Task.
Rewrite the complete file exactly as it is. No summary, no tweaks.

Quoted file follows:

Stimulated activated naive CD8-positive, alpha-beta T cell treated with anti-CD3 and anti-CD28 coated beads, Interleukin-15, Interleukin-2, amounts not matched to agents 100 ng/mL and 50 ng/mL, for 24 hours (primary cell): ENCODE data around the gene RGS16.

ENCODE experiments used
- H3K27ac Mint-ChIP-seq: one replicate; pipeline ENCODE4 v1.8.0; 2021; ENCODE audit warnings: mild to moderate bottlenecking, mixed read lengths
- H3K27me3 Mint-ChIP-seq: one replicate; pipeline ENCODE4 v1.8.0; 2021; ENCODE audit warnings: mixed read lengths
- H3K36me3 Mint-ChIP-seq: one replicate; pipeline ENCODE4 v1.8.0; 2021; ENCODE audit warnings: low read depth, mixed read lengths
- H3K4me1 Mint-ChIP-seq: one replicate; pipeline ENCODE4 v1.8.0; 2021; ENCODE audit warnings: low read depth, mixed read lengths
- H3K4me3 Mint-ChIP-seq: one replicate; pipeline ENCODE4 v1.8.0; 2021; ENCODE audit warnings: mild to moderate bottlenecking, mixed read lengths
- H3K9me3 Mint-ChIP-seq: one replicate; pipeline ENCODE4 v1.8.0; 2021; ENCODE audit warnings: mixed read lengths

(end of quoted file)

Stimulated activated naive CD8-positive, alpha-beta T cell treated with anti-CD3 and anti-CD28 coated beads, Interleukin-15, Interleukin-2, amounts not matched to agents 100 ng/mL and 50 ng/mL, for 24 hours (primary cell): ENCODE data around the gene RGS16.

ENCODE experiments used
- H3K27ac Mint-ChIP-seq: one replicate; pipeline ENCODE4 v1.8.0; 2021; ENCODE audit warnings: mild to moderate bottlenecking, mixed read lengths
- H3K27me3 Mint-ChIP-seq: one replicate; pipeline ENCODE4 v1.8.0; 2021; ENCODE audit warnings: mixed read lengths
- H3K36me3 Mint-ChIP-seq: one replicate; pipeline ENCODE4 v1.8.0; 2021; ENCODE audit warnings: low read depth, mixed read lengths
- H3K4me1 Mint-ChIP-seq: one replicate; pipeline ENCODE4 v1.8.0; 2021; ENCODE audit warnings: low read depth, mixed read lengths
- H3K4me3 Mint-ChIP-seq: one replicate; pipeline ENCODE4 v1.8.0; 2021; ENCODE audit warnings: mild to moderate bottlenecking, mixed read lengths
- H3K9me3 Mint-ChIP-seq: one replicate; pipeline ENCODE4 v1.8.0; 2021; ENCODE audit warnings: mixed read lengths